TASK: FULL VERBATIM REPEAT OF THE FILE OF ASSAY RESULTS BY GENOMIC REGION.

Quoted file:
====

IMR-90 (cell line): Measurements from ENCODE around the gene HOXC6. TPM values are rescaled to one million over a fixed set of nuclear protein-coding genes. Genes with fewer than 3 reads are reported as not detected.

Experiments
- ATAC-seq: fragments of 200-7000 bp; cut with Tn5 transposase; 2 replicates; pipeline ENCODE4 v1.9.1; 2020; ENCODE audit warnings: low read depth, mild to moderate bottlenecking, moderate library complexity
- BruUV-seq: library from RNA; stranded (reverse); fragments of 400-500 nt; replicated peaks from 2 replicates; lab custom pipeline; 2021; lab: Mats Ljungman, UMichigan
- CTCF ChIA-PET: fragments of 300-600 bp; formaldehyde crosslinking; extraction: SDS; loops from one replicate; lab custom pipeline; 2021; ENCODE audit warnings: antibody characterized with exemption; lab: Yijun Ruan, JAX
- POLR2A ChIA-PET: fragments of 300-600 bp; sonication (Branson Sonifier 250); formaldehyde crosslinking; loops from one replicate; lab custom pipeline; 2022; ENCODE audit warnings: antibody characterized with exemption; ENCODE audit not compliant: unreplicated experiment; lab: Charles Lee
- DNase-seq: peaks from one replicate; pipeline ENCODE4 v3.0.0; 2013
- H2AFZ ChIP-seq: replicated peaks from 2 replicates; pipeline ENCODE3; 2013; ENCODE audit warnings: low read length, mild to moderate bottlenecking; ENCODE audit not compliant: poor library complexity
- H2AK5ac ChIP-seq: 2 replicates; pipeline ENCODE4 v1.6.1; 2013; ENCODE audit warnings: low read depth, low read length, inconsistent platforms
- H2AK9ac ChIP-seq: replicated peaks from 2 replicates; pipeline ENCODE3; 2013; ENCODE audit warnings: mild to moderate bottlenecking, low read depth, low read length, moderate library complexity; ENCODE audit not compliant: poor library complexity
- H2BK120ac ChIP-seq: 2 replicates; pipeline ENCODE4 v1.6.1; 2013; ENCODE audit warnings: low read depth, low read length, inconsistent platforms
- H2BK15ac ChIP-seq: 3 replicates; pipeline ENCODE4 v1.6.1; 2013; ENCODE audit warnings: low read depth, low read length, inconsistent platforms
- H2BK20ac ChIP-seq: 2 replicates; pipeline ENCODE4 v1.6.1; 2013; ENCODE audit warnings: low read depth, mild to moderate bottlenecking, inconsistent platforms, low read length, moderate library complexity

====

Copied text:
IMR-90 (cell line): Measurements from ENCODE around the gene HOXC6. TPM values are rescaled to one million over a fixed set of nuclear protein-coding genes. Genes with fewer than 3 reads are reported as not detected.

Experiments
- ATAC-seq: fragments of 200-7000 bp; cut with Tn5 transposase; 2 replicates; pipeline ENCODE4 v1.9.1; 2020; ENCODE audit warnings: low read depth, mild to moderate bottlenecking, moderate library complexity
- BruUV-seq: library from RNA; stranded (reverse); fragments of 400-500 nt; replicated peaks from 2 replicates; lab custom pipeline; 2021; lab: Mats Ljungman, UMichigan
- CTCF ChIA-PET: fragments of 300-600 bp; formaldehyde crosslinking; extraction: SDS; loops from one replicate; lab custom pipeline; 2021; ENCODE audit warnings: antibody characterized with exemption; lab: Yijun Ruan, JAX
- POLR2A ChIA-PET: fragments of 300-600 bp; sonication (Branson Sonifier 250); formaldehyde crosslinking; loops from one replicate; lab custom pipeline; 2022; ENCODE audit warnings: antibody characterized with exemption; ENCODE audit not compliant: unreplicated experiment; lab: Charles Lee
- DNase-seq: peaks from one replicate; pipeline ENCODE4 v3.0.0; 2013
- H2AFZ ChIP-seq: replicated peaks from 2 replicates; pipeline ENCODE3; 2013; ENCODE audit warnings: low read length, mild to moderate bottlenecking; ENCODE audit not compliant: poor library complexity
- H2AK5ac ChIP-seq: 2 replicates; pipeline ENCODE4 v1.6.1; 2013; ENCODE audit warnings: low read depth, low read length, inconsistent platforms
- H2AK9ac ChIP-seq: replicated peaks from 2 replicates; pipeline ENCODE3; 2013; ENCODE audit warnings: mild to moderate bottlenecking, low read depth, low read length, moderate library complexity; ENCODE audit not compliant: poor library complexity
- H2BK120ac ChIP-seq: 2 replicates; pipeline ENCODE4 v1.6.1; 2013; ENCODE audit warnings: low read depth, low read length, inconsistent platforms
- H2BK15ac ChIP-seq: 3 replicates; pipeline ENCODE4 v1.6.1; 2013; ENCODE audit warnings: low read depth, low read length, inconsistent platforms
- H2BK20ac ChIP-seq: 2 replicates; pipeline ENCODE4 v1.6.1; 2013; ENCODE audit warnings: low read depth, mild to moderate bottlenecking, inconsistent platforms, low read length, moderate library complexity